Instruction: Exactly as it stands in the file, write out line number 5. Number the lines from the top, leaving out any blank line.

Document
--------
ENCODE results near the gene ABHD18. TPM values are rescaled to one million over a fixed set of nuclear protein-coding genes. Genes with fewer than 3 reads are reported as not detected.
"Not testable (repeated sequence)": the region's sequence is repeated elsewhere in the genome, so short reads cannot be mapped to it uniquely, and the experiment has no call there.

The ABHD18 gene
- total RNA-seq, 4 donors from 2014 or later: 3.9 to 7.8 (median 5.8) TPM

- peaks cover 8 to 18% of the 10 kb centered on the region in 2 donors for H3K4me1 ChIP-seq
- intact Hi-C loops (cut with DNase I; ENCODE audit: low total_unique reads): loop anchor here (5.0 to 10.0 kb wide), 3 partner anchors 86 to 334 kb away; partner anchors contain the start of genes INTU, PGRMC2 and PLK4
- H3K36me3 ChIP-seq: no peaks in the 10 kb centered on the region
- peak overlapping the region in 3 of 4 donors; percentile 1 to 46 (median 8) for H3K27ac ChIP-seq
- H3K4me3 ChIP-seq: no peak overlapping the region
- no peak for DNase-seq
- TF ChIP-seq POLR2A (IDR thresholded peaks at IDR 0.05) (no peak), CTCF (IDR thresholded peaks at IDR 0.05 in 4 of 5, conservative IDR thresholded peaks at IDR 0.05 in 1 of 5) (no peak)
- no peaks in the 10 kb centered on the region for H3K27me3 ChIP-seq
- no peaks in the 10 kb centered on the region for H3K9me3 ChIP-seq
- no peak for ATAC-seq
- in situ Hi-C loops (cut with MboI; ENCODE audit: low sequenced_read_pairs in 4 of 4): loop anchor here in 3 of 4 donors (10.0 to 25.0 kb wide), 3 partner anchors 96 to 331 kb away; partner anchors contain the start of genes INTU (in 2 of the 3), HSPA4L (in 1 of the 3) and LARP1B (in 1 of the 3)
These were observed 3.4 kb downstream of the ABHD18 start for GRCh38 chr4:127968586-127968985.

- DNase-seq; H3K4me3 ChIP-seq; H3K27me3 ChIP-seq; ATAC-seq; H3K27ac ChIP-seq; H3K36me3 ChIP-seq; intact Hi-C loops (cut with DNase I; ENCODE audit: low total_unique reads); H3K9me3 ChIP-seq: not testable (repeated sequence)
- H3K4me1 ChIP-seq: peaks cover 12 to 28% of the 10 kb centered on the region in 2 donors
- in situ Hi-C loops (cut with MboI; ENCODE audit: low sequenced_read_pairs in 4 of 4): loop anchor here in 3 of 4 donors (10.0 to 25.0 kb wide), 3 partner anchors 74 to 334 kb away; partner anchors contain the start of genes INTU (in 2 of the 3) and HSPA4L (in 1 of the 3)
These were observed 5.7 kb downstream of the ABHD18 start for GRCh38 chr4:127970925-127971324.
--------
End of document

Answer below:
- peaks cover 8 to 18% of the 10 kb centered on the region in 2 donors for H3K4me1 ChIP-seq